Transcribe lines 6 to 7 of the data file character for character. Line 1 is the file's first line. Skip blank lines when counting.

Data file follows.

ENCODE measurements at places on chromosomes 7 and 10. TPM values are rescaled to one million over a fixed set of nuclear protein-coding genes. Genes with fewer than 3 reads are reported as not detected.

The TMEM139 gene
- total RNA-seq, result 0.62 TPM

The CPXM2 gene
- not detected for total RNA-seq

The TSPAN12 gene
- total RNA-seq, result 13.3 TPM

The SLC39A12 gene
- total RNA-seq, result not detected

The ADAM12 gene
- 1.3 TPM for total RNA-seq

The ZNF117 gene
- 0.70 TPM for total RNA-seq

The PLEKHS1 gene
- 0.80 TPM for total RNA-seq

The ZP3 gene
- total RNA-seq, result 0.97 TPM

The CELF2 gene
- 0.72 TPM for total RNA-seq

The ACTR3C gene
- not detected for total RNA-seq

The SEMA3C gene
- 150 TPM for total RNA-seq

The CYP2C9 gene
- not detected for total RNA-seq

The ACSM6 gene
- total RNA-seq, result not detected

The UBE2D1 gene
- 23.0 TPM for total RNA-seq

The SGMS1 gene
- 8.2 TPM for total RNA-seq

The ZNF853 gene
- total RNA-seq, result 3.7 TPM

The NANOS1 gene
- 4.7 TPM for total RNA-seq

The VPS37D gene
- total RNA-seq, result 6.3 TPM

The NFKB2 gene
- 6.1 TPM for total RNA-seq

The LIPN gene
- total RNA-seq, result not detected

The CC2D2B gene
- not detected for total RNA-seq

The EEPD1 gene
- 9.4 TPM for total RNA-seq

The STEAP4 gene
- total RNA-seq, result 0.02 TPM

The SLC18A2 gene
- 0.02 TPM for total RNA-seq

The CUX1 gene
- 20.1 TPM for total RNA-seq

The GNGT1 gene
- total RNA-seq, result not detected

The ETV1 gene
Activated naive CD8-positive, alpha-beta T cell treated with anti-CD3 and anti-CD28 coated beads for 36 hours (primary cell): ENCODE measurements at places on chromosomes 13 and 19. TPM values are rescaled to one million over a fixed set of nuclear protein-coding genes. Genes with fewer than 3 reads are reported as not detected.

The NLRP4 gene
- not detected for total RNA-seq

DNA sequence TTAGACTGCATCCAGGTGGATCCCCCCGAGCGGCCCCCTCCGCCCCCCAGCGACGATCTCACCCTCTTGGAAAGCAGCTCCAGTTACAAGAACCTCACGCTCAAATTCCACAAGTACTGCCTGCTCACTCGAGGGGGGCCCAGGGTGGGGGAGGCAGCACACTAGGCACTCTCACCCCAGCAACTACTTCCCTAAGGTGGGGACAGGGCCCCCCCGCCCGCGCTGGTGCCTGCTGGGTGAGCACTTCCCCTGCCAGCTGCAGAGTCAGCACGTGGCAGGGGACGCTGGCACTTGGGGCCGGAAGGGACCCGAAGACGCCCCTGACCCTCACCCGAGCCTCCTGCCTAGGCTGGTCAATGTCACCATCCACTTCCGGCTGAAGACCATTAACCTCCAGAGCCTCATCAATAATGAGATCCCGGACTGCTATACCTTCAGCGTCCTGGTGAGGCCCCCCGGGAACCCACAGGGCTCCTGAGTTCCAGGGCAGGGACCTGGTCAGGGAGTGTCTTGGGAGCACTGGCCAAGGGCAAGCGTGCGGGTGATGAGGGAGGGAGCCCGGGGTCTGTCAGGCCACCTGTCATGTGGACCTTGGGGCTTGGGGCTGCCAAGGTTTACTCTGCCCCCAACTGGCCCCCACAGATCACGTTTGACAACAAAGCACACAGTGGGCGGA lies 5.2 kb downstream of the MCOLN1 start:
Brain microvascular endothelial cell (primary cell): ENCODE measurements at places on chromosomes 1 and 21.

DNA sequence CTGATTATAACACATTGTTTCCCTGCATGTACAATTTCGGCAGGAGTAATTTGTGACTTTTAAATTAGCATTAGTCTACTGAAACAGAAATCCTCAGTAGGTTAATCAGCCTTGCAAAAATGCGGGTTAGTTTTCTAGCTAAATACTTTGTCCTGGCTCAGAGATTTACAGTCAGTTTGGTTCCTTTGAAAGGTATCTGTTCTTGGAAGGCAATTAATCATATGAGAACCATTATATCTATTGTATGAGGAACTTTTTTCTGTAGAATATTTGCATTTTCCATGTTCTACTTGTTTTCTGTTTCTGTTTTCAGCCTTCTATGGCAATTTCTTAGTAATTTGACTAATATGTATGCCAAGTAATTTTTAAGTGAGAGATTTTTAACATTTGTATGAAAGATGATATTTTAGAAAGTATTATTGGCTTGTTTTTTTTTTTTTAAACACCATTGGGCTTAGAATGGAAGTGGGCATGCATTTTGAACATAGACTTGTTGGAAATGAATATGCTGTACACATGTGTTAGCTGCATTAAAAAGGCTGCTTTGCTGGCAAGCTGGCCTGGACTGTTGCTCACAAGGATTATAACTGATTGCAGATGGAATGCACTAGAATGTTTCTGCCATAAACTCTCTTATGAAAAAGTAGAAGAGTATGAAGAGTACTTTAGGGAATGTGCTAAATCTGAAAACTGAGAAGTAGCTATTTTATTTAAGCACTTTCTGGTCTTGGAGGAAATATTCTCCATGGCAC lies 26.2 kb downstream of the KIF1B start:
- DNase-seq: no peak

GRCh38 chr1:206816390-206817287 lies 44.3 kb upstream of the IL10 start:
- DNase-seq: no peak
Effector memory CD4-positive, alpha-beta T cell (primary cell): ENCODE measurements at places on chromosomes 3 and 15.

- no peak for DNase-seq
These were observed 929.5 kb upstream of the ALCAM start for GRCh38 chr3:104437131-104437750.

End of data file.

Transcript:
The TSPAN12 gene
- total RNA-seq, result 13.3 TPM